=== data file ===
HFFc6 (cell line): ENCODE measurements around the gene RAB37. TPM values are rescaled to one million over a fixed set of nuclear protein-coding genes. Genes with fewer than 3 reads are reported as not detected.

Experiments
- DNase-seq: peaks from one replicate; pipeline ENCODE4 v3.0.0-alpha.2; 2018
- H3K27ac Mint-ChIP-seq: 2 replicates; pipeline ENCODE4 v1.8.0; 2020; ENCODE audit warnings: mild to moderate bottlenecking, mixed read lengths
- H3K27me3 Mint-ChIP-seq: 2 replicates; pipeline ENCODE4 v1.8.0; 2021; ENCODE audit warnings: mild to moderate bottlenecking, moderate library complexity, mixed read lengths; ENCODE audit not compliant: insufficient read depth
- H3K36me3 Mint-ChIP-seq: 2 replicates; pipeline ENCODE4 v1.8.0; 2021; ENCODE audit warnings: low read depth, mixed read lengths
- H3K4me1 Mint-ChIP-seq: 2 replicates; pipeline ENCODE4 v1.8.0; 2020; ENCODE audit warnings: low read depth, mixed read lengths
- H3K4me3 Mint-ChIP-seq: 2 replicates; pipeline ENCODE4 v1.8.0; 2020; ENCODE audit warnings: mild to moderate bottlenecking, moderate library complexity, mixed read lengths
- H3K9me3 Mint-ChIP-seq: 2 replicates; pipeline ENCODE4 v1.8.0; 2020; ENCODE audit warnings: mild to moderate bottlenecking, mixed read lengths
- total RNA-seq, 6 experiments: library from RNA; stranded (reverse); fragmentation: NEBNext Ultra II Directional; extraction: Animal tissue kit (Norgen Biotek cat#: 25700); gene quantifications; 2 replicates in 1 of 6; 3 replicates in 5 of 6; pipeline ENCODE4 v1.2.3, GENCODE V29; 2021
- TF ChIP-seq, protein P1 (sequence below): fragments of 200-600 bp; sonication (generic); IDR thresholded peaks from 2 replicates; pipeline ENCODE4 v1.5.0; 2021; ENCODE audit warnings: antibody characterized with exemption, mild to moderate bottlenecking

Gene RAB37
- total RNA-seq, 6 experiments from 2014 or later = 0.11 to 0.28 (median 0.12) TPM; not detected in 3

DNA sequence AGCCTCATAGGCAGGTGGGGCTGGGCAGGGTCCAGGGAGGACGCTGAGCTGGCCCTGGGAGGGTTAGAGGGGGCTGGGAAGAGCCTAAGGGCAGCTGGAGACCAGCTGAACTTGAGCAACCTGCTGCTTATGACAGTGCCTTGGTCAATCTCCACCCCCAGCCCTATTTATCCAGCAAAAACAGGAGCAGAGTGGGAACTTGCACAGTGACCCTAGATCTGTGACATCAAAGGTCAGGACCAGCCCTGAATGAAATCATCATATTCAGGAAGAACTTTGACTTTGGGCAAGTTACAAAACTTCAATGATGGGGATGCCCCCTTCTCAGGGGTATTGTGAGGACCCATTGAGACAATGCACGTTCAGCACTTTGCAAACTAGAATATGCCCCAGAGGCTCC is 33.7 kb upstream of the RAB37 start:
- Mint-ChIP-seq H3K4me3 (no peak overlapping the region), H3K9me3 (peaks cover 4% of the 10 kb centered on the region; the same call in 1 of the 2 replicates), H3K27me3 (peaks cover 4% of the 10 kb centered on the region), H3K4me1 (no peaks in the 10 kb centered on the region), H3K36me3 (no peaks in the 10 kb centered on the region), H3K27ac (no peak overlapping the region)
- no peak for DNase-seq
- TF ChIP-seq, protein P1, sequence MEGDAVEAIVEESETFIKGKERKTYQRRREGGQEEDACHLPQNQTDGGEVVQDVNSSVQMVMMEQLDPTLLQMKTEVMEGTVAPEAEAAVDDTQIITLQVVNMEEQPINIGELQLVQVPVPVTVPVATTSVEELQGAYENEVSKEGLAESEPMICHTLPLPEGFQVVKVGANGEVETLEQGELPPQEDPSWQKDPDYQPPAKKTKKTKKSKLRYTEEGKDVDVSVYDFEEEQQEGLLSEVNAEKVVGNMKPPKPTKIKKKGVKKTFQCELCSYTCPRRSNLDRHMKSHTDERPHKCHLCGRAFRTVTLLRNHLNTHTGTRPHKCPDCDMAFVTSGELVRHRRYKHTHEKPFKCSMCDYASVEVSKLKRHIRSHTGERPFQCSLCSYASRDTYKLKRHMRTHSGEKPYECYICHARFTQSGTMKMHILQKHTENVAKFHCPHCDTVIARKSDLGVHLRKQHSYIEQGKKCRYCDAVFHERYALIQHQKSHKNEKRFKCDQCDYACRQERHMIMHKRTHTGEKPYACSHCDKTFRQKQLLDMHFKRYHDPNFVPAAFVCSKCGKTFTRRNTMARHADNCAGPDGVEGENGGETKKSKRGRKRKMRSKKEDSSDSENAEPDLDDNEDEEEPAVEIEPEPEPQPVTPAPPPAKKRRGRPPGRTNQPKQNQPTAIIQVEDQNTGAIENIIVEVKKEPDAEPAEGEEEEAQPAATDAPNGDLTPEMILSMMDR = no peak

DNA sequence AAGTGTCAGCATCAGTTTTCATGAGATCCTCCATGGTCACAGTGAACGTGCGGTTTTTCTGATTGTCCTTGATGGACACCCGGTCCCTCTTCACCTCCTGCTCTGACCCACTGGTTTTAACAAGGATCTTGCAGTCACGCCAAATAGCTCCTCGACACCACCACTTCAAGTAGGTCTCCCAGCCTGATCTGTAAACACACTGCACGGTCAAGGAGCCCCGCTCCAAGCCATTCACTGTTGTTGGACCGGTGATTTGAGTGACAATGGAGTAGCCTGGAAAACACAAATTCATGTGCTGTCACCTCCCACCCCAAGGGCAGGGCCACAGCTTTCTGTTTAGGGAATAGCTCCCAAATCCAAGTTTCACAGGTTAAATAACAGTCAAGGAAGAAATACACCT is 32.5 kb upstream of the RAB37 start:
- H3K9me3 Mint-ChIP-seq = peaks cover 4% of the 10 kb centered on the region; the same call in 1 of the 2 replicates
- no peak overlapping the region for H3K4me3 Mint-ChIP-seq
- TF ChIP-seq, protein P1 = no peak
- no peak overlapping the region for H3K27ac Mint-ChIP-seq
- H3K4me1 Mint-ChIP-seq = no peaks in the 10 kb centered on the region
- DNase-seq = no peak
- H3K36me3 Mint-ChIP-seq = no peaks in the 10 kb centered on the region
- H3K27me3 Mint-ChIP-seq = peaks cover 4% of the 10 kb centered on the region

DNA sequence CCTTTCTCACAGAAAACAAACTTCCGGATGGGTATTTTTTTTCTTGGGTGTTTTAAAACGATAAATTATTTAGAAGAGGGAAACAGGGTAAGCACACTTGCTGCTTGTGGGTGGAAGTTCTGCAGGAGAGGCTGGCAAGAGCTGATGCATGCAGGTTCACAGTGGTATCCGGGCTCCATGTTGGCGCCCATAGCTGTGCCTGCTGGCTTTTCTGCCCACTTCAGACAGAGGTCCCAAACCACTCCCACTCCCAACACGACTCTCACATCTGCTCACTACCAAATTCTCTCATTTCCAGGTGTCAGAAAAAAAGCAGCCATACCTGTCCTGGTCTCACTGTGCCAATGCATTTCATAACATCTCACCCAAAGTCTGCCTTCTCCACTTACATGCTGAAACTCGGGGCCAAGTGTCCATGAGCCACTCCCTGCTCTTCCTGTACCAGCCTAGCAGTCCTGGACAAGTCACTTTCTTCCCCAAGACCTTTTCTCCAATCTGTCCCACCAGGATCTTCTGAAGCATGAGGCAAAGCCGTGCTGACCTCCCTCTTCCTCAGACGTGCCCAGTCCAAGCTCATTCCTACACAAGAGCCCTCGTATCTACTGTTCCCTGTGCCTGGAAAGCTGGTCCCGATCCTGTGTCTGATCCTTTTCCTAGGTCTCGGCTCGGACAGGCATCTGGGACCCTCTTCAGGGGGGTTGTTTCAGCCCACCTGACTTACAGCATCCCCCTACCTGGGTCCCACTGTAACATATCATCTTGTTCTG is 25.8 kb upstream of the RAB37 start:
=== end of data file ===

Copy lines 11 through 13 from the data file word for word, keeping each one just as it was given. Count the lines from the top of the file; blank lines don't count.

- TF ChIP-seq, protein P1 (sequence below): fragments of 200-600 bp; sonication (generic); IDR thresholded peaks from 2 replicates; pipeline ENCODE4 v1.5.0; 2021; ENCODE audit warnings: antibody characterized with exemption, mild to moderate bottlenecking

Gene RAB37
- total RNA-seq, 6 experiments from 2014 or later = 0.11 to 0.28 (median 0.12) TPM; not detected in 3